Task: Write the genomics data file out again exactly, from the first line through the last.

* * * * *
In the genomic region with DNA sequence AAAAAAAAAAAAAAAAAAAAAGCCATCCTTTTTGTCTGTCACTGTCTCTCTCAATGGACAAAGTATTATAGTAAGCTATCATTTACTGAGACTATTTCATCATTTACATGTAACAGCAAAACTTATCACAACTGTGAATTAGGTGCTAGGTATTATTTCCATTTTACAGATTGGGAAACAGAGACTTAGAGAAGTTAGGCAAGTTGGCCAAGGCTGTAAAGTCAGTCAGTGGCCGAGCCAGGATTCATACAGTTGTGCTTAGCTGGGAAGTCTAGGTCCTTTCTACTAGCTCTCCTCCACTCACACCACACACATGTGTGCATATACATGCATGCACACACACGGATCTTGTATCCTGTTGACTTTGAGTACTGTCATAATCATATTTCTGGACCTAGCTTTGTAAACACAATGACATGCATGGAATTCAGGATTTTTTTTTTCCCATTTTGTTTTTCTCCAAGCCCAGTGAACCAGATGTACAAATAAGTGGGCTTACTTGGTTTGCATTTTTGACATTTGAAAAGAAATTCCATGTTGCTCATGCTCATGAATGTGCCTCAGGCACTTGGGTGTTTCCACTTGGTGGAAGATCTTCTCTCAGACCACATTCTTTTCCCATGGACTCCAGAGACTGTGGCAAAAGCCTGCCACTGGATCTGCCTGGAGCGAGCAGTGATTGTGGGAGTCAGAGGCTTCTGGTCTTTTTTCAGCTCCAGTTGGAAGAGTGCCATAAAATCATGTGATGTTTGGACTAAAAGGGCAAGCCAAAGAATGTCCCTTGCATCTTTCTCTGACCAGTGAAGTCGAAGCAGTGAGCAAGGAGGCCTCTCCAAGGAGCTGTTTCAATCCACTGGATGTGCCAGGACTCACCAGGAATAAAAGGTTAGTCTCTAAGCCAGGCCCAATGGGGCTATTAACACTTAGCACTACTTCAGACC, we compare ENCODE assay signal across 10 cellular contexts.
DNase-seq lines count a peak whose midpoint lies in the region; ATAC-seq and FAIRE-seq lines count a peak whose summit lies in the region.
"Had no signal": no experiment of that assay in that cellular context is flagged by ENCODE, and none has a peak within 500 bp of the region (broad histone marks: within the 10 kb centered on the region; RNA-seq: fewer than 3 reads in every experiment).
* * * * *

In the genomic region with DNA sequence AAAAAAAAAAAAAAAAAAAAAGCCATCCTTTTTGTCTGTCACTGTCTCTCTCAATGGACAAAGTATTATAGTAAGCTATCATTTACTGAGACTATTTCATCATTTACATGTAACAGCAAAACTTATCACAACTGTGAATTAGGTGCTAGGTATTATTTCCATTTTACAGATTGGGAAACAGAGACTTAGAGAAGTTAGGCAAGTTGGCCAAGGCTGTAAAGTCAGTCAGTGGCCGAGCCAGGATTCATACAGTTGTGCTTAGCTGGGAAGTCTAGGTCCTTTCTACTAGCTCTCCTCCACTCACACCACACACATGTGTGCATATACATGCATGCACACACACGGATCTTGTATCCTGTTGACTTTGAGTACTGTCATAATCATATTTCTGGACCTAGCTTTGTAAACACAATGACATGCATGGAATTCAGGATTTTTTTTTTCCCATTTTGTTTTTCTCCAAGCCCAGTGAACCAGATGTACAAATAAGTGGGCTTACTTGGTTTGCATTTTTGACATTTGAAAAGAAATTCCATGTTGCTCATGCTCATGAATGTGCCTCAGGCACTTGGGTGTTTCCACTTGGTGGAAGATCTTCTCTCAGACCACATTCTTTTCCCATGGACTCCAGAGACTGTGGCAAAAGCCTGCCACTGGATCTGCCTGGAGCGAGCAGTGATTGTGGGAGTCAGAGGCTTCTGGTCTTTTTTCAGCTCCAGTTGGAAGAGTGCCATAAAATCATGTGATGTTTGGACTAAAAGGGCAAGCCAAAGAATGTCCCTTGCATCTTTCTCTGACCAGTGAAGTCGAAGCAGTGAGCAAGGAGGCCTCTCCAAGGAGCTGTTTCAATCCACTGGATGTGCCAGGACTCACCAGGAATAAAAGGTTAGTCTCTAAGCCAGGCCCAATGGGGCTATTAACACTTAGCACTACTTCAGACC, we compare ENCODE assay signal across 10 cellular contexts.
DNase-seq lines count a peak whose midpoint lies in the region; ATAC-seq and FAIRE-seq lines count a peak whose summit lies in the region.
"Had no signal": no experiment of that assay in that cellular context is flagged by ENCODE, and none has a peak within 500 bp of the region (broad histone marks: within the 10 kb centered on the region; RNA-seq: fewer than 3 reads in every experiment).